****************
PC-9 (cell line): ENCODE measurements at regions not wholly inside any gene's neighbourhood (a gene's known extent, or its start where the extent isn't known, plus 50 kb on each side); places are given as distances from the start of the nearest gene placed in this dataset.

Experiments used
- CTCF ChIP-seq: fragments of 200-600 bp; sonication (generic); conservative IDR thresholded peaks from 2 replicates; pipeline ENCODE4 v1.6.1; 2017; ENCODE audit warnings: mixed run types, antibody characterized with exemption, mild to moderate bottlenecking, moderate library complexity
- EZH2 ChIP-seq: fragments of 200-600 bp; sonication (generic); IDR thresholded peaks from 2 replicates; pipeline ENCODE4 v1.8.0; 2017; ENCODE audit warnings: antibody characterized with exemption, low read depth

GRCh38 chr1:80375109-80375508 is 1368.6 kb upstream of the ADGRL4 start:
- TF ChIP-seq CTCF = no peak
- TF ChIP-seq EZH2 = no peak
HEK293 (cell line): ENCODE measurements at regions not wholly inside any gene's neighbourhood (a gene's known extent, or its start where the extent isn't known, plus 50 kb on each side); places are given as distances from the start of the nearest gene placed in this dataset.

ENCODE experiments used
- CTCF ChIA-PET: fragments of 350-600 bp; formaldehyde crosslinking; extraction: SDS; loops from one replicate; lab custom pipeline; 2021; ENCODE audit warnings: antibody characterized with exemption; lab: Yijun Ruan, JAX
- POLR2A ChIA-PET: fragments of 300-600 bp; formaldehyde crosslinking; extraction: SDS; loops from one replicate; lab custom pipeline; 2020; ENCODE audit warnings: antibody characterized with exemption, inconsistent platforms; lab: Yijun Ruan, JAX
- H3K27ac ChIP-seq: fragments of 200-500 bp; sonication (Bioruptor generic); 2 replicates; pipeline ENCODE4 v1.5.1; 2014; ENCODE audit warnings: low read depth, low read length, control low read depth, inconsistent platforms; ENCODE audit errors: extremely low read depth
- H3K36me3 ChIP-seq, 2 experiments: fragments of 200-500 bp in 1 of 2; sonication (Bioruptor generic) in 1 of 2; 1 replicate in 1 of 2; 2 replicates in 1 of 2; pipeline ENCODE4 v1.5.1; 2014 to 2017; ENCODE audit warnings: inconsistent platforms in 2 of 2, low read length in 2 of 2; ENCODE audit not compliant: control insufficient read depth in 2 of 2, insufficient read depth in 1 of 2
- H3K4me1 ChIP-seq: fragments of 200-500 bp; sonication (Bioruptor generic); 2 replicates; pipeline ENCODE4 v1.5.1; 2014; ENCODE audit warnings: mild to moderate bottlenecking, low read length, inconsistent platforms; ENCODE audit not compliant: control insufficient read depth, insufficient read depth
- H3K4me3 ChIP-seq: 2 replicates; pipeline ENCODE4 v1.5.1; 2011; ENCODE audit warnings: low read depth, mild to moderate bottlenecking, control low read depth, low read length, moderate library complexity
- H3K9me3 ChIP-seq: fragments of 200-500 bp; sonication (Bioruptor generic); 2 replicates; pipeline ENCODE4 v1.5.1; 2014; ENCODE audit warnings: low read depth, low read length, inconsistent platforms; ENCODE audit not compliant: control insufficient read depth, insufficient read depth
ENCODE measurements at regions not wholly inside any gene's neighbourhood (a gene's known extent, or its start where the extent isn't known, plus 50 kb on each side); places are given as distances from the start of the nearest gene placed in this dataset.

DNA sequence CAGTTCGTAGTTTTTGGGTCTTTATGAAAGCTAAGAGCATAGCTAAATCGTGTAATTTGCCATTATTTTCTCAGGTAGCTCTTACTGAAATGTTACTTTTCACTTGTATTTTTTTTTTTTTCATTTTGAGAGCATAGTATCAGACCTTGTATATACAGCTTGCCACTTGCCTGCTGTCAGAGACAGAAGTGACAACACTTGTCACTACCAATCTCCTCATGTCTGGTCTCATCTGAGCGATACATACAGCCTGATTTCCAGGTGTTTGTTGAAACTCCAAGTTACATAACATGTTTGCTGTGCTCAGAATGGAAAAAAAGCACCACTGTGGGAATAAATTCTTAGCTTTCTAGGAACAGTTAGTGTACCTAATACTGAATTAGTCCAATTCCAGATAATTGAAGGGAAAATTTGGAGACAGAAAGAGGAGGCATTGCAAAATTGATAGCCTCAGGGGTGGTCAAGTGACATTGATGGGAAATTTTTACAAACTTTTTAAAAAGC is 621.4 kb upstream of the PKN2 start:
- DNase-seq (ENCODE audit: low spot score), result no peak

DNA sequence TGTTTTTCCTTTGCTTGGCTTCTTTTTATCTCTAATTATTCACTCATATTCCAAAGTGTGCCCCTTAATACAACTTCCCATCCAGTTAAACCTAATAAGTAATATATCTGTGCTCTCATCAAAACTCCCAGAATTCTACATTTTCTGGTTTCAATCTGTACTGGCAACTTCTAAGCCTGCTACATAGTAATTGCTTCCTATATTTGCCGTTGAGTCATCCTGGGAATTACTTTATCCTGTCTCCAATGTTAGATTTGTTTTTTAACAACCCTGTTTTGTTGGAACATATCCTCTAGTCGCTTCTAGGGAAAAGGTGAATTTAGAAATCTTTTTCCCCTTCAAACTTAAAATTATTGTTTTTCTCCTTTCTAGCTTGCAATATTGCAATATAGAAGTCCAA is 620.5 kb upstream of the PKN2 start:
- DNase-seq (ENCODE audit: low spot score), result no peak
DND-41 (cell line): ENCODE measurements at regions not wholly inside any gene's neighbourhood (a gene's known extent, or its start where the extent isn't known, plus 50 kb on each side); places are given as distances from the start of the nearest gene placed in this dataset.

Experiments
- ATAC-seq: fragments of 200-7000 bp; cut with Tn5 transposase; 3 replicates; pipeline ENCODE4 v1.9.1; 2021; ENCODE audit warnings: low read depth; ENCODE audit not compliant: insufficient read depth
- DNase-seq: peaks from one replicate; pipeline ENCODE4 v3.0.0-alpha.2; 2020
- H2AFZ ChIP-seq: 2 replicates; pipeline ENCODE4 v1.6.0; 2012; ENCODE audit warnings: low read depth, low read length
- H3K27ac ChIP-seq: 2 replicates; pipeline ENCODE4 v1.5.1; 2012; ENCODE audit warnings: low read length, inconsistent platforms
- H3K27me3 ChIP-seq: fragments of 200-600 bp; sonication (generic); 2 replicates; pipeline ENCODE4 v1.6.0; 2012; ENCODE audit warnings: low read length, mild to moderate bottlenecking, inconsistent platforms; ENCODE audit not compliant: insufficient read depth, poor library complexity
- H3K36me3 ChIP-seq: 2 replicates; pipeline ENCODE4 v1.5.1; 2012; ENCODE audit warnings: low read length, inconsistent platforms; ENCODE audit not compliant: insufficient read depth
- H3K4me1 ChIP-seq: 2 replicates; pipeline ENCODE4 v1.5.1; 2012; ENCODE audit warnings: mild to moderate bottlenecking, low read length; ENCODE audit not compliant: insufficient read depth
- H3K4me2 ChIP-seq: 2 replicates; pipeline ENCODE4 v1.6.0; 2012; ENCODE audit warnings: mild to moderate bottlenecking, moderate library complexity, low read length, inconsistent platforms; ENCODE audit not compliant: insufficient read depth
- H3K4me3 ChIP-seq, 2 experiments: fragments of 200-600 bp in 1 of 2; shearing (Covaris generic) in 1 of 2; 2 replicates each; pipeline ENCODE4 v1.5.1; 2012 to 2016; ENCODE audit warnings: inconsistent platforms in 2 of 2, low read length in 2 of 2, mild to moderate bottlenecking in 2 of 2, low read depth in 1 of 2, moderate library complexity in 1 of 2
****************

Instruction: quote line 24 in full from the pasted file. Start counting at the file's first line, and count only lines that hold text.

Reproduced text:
- ATAC-seq: fragments of 200-7000 bp; cut with Tn5 transposase; 3 replicates; pipeline ENCODE4 v1.9.1; 2021; ENCODE audit warnings: low read depth; ENCODE audit not compliant: insufficient read depth